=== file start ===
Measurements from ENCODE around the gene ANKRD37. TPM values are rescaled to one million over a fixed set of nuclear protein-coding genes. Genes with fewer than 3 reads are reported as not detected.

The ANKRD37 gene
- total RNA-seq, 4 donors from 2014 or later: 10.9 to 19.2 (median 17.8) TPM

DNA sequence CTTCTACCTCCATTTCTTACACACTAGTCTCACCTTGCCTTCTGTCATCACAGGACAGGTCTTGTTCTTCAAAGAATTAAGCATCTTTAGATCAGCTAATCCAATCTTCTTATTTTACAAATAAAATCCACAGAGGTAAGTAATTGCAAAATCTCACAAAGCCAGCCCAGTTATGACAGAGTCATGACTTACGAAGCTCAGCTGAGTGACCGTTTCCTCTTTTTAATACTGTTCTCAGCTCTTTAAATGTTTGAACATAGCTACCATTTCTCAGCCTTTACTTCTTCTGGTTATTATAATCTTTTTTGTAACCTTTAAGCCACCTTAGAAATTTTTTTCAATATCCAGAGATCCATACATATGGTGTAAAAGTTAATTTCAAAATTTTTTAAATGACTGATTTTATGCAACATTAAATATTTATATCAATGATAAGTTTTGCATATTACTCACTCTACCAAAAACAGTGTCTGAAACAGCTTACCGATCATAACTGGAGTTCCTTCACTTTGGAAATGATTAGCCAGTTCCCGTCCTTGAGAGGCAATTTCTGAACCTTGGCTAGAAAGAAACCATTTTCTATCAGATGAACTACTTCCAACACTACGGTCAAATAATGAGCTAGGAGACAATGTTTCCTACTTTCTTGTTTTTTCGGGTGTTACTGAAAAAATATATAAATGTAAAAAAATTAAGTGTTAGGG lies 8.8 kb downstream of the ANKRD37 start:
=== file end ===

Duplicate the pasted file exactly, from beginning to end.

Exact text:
Measurements from ENCODE around the gene ANKRD37. TPM values are rescaled to one million over a fixed set of nuclear protein-coding genes. Genes with fewer than 3 reads are reported as not detected.

The ANKRD37 gene
- total RNA-seq, 4 donors from 2014 or later: 10.9 to 19.2 (median 17.8) TPM

DNA sequence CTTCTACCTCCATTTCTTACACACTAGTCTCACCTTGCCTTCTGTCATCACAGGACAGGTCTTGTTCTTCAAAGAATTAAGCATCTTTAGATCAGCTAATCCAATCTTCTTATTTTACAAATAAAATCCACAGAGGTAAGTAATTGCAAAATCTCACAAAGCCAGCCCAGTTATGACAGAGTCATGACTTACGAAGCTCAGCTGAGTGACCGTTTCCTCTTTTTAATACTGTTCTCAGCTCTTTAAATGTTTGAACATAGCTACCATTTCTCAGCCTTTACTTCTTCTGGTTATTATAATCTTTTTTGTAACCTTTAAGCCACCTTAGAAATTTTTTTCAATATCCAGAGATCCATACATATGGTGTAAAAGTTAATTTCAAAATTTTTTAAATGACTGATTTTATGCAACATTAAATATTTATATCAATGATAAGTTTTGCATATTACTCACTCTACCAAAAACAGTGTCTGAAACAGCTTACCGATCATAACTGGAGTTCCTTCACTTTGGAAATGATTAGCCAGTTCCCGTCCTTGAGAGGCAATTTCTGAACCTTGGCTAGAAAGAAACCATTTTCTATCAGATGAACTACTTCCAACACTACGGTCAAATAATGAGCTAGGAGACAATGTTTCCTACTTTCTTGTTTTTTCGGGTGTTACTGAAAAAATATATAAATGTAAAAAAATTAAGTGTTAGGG lies 8.8 kb downstream of the ANKRD37 start: